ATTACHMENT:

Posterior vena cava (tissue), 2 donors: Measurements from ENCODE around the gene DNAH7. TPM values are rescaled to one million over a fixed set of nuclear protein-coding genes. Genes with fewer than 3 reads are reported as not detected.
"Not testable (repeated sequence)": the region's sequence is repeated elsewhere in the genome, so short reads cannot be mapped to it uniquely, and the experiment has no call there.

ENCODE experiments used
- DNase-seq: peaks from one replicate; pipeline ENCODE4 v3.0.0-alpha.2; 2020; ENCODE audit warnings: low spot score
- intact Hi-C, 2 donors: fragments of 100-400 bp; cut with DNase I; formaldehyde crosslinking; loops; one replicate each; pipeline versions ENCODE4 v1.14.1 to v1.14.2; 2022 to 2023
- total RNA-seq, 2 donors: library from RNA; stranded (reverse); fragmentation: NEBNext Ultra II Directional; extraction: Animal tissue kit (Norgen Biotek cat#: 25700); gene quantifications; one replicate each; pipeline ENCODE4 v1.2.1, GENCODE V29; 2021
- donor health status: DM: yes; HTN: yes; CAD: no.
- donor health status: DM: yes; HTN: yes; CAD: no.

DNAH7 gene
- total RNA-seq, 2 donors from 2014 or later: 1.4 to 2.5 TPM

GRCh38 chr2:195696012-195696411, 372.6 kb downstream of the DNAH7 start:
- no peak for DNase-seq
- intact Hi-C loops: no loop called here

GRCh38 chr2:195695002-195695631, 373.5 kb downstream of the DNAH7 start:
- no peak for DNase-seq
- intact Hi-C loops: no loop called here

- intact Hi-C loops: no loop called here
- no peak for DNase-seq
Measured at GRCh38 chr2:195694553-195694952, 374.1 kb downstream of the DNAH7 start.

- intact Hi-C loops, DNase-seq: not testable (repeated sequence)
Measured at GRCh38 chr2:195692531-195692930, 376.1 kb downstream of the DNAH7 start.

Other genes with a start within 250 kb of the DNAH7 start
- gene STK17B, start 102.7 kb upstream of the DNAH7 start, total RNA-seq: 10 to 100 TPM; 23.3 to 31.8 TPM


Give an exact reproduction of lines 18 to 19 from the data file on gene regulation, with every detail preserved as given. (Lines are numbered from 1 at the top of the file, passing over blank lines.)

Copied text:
- no peak for DNase-seq
Measured at GRCh38 chr2:195694553-195694952, 374.1 kb downstream of the DNAH7 start.